Bell ringer

West turns to data for planning kettle locations

By Hillary Jackson–

It’s no secret COVID-19 has altered our shopping habits. How often do we opt for delivery instead of going to the store? Or if we go to the store, select curbside service to avoid going inside? These changes in routine impact foot traffic, a key factor in determining a good location for The Salvation Army’s kettles at Christmastime. 

In addition to many considerations The Salvation Army is making for kettles this Christmas season, it is also turning to big data to examine factors like foot traffic patterns for kettle placement. 

“With this year’s unique situation brought on by COVID-19, we need to leverage everything we can to help our kettle effort,” said Director of Applications David Brown, who is managing the rollout of Kettle Web. “Big data represents one new resource that will allow us to be even more strategic as to the who, what, when and where decisions related to kettles.” 

The data, based on opt-in mobile phone technology, comes from the Army’s participation in data company SafeGraph’s COVID-19 Consortium. Director of Software Development Karl Larsson discovered SafeGraph when he was searching for alternatives to Google’s “popular times” feature for kettle locations, since Google doesn’t give that data to third parties. SafeGraph offers a similar service that he decided to try out.  

“It’s an expensive service, but they do offer free ‘location matching’ where they’ll take your address list and match it to the locations they offer foot traffic data for, so I extracted all the kettle locations for one corps, mapped them to SafeGraph locations and then purchased one week’s data just to see the potential,” Larsson said. “It was quickly obvious that it was potentially even more useful than Google Popular Times, allowing us to see week-by-week trends as people, hopefully, return to stores.”

The downside? The price. Larsson saw SafeGraph was offering all of its data to scientists and nonprofits for the duration of the pandemic, so he reached out. After a brief meeting, during which he explained how he’d be using the data, the company added him to the consortium, where he entered, what he called, “a whole new world of data science.” Fortunately, those involved in the consortium had a spirit of helping each other, which helped the learning curve.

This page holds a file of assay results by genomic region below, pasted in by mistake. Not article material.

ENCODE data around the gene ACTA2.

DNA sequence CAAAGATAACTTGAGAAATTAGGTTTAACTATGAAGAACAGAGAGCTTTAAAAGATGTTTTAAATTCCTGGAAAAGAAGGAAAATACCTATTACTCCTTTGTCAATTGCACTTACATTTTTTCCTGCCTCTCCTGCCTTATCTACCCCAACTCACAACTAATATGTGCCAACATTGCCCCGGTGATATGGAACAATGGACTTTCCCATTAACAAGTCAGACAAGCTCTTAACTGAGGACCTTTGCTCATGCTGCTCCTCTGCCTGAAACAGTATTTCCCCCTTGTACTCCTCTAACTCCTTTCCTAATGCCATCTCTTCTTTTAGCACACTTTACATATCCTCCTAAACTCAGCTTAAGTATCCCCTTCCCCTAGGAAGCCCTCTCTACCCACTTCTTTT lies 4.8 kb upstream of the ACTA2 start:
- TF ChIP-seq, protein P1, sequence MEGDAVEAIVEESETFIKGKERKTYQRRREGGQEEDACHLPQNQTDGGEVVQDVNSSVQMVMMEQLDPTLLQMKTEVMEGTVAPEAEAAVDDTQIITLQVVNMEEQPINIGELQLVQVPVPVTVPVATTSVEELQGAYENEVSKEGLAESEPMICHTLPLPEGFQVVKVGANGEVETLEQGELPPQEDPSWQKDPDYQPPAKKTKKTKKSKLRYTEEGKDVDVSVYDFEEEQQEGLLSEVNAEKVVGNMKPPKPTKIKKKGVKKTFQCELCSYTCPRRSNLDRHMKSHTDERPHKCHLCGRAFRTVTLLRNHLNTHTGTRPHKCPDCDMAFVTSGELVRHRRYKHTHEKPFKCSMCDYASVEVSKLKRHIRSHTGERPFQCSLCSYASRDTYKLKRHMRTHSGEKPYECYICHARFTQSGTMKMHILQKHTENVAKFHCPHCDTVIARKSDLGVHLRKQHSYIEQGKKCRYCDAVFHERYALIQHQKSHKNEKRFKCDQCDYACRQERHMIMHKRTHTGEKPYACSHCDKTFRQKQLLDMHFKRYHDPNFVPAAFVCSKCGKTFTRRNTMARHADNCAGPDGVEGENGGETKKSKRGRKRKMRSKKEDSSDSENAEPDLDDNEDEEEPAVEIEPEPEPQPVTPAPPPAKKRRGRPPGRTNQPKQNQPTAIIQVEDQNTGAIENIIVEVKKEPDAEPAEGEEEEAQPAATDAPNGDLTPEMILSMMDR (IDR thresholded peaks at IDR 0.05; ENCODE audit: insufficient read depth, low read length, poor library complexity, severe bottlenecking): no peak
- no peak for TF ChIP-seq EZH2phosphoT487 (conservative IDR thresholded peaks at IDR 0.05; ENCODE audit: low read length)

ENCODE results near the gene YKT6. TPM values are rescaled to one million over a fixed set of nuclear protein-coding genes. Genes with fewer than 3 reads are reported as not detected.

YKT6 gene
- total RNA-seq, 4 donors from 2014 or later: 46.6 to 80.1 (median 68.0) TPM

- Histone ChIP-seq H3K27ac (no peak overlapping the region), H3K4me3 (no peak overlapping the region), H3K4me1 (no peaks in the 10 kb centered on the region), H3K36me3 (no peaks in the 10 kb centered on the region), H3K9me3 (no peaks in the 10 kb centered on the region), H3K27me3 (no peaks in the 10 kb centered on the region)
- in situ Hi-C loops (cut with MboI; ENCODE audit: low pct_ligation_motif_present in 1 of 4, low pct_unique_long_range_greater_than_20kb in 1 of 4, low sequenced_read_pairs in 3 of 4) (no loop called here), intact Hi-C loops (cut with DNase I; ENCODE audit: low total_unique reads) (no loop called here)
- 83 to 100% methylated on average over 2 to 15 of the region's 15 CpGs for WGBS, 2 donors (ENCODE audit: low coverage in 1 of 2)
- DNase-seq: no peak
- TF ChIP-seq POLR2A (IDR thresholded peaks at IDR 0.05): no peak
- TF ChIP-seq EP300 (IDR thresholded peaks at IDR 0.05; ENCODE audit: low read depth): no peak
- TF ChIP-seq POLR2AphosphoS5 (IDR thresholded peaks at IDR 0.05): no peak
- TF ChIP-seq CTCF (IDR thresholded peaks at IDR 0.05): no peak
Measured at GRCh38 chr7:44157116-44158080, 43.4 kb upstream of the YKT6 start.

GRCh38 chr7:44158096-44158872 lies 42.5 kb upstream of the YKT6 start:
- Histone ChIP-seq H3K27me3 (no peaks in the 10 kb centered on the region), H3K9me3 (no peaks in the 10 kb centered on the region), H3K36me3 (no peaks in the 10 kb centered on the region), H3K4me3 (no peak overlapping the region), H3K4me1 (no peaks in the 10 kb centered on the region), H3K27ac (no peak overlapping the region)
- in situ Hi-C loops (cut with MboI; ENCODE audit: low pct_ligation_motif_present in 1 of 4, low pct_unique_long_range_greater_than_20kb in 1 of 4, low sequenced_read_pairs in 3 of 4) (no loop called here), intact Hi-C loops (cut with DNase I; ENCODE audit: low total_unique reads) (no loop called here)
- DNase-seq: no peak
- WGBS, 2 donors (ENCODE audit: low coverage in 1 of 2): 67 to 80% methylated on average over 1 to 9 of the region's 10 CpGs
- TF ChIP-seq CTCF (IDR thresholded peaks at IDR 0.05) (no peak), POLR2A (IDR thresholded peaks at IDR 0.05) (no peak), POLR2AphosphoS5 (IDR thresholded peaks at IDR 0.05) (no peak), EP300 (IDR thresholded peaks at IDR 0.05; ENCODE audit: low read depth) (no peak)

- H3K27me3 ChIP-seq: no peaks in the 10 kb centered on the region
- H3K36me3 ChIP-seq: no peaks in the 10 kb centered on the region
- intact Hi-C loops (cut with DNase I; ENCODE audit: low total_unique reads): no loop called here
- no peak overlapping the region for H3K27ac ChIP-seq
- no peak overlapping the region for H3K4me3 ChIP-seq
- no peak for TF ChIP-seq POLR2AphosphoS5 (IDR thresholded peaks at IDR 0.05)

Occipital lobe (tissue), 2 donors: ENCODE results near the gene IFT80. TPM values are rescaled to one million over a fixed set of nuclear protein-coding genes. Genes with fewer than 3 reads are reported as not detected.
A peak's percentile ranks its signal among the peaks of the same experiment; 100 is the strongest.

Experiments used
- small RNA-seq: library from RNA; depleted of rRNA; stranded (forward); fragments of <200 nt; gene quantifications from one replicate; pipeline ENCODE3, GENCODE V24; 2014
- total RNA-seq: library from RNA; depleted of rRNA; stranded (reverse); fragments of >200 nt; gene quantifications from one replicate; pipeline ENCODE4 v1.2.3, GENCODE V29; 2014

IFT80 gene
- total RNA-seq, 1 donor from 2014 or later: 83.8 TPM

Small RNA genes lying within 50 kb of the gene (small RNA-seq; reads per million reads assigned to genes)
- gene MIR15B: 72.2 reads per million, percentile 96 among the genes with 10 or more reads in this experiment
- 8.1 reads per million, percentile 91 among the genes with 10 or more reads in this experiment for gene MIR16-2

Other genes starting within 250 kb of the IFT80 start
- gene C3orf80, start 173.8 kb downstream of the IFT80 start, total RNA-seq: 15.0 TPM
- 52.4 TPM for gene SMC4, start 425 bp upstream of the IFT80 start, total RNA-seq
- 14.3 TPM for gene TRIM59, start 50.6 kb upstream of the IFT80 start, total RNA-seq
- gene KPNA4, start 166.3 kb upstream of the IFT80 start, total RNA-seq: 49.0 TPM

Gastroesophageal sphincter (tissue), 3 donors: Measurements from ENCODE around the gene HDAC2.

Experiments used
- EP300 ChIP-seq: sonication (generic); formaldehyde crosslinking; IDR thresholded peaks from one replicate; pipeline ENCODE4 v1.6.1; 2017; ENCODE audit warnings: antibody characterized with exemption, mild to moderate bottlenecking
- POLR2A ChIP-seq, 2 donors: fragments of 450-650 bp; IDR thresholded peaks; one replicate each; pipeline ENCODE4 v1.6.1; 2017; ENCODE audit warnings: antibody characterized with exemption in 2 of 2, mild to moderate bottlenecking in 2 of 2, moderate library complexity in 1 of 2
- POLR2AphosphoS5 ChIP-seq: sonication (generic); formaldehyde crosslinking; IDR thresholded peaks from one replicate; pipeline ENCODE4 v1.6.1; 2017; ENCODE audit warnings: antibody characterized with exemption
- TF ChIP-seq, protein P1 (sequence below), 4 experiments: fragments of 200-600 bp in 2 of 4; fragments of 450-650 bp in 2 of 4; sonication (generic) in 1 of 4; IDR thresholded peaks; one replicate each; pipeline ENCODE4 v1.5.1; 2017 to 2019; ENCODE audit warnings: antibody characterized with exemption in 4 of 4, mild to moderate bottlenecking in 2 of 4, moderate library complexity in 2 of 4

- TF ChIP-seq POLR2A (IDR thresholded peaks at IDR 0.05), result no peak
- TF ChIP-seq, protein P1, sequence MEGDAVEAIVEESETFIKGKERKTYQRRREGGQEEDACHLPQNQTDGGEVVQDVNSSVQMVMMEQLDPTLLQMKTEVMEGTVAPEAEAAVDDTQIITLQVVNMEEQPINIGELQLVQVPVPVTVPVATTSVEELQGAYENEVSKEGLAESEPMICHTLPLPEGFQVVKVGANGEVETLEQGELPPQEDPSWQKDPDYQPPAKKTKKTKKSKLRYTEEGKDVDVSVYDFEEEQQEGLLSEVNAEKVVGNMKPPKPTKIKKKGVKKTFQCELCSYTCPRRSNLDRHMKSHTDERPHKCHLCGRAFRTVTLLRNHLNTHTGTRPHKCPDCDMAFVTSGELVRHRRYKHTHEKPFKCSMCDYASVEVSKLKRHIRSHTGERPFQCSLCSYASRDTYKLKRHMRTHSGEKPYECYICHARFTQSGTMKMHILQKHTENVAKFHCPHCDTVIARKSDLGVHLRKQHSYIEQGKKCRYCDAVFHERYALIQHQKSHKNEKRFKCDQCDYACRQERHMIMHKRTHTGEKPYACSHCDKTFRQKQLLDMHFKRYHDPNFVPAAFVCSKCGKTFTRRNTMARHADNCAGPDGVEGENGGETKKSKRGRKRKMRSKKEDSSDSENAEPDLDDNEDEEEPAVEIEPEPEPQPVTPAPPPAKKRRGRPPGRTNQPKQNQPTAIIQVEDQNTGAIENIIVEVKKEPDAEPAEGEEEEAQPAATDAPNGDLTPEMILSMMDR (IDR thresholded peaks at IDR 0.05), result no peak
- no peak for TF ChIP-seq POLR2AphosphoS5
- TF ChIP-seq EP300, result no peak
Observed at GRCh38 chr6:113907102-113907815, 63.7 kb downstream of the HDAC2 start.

Similar to the Nielsen ratings for television, SafeGraph monitors a subset of people via their cell phones. To arrive at the foot traffic metric, you then have to extrapolate those figures using Census data—among other things, Larsson said. These numbers build off of the I.T. Department’s new web-based version of the kettle software it deployed last year to a number of divisions. As a part of that, the department built reports with Power BI—a reporting tool from Microsoft that visually displays data and updates quickly to reflect changes. 

“It’s very powerful and solves one of the key problems with big data: allowing users to identify key information easily and quickly,” Larsson said. “The Foot Traffic reports are a new addition to kettle’s Power BI reports this year, and given that the consortium is only running until March 2021, they may be unique to this most unusual of years.” 

Reports for 2019 and 2020 can be accessed on the territorial intranet’s Christmas Resources tab. Foot traffic data is available for kettle locations with addresses, which Larsson estimates leaves out about 25 percent of kettle locations. Still, the information allows locations to be ranked based upon kettle income and foot traffic to try to predict which locations provide the most bang for your buck. 

“The basic problem we are trying to solve is whether you should place your kettle at a busy location where people give less, or a quieter location where people give more,” he said. “Ideally you’d find a busy location with generous people, but that’s not always possible.”

Foot traffic data is another tool to aid in rescuing Christmas this year, but Larsson urged corps officers to rely on their instincts, too. As the territory turns to data, it will take time to refine its use.

“Like onboarding any new technology asset, as we use big data, we will get better at exactly how best to use it to our advantage over time,” Brown said. “We look forward to the increased benefits this approach can bring not only this year, but in years to come.” 

Sharing is caring!